Hirokin: The Last Samurai

| November 6, 2012

One parts Star Wars and one parts Dune are but a few of the ingredients that created Alejo Mo-Sun’s Hirokin: The Last Samurai, a film that is very much less than the sum of its parts. The film takes place in the far future, on a desert planet, where humans have taken over and enslaved a humanoid race, The Arid, living on it. The tribes amongst the Arid have a begun to hear of a rebellion, led by an Arid man named Moss, who wishes to fight against the human Viceroy. His ace card is a half human/half Arid man named Hirokin (Wes Bentley), that is to lead a force to stop the Viceroy and unite the tribes of the Arid to take back the planet. When the film isn’t hitting you over the head with every cliché in the book, Hirokin: The Last Samurai, keeps managing to underwhelm and shows off its poor script work, throughout the entirety of its running time.

Never once does the film manage to give one the understanding as to why Wes Bentley’s character is a samurai. In the original Star Wars, George Lucas managed to infuse his loves for samurai films, westerns and science fiction, while aways making the universe of Star Wars believable. Hirokin never even attempts this and continues its story, without any inkling of trying to sell Wes’ character as this skilled sword fighter. One of the things that really irked me was the simplistic approach at the films presentation. From Arid to Hirokin, every facet of Mo-Sun’s script just reads as the high school equivalent of a screenplay, that fumbles at every turn. The metallic element of Aridium is introduced, as a means of getting the human’s on the planet, but never plays a major role. Hirokin’s family is killed, but then revealed to be alive, for no other reason than to be a cheap plot twist. Just about every facet of this film just drags on, which makes one feel as though what is the real point to watching Hirokin:The Last Samurai, other than only to see someone rip off great science fiction films that preceded it. If there is one saving grace of the film, it would simply have to be Cameron Duncan’s work on cinematography, that makes full use of the Agua Dulce shooting locations and does an impressive job at trying to tell this story visually. Its a real shame that visuals like this are paired with a horrendous script that make the film completely unwatchable.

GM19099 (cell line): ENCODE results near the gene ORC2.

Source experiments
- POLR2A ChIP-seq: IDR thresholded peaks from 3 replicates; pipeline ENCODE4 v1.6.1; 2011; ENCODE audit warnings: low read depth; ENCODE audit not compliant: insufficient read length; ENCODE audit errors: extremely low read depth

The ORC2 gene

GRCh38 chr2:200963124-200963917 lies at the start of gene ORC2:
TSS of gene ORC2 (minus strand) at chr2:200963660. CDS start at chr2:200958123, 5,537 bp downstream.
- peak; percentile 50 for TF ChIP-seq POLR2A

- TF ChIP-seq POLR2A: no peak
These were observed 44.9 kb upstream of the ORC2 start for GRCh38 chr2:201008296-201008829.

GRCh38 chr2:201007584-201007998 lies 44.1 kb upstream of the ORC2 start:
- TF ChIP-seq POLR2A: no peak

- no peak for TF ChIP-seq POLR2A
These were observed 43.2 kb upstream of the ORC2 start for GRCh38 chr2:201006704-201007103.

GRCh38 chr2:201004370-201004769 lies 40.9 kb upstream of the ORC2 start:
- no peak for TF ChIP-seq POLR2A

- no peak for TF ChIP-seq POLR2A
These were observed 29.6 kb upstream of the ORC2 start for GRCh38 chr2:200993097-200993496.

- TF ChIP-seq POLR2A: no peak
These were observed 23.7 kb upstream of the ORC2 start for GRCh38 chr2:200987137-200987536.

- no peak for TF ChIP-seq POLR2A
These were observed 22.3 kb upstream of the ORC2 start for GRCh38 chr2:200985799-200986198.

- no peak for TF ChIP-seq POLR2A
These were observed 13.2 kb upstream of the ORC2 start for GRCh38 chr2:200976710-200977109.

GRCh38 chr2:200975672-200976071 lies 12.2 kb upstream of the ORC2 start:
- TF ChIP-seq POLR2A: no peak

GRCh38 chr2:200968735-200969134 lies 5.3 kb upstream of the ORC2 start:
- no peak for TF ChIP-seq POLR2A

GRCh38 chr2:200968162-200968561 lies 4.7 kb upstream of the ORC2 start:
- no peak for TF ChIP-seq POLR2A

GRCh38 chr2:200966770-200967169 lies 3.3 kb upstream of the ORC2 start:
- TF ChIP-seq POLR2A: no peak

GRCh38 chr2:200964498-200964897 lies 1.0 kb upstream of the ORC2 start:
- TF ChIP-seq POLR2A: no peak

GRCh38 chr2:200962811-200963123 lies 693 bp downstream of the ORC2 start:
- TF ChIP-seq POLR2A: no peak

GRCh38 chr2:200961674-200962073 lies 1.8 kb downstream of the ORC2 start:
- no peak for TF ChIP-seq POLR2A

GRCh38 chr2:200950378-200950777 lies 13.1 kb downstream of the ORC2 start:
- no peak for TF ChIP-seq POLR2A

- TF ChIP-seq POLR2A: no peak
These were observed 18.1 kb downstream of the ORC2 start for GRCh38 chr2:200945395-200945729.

Even if you enjoy bad movies, there’s nothing really redeeming about Hirokin at all. I can honestly say that I looked back and forth at the clock, to count down for the DVD to finish, never to return it to my player once again.

About the Author:

is a graduate from Columbia College Chicago with a degree in Audio for Visual Media. He works as a freelance location sound mixer, boom operator, sound designer, and writer in his native Chicago. He's an avid collector of films, comics, and anime.
Filed in: Video and DVD

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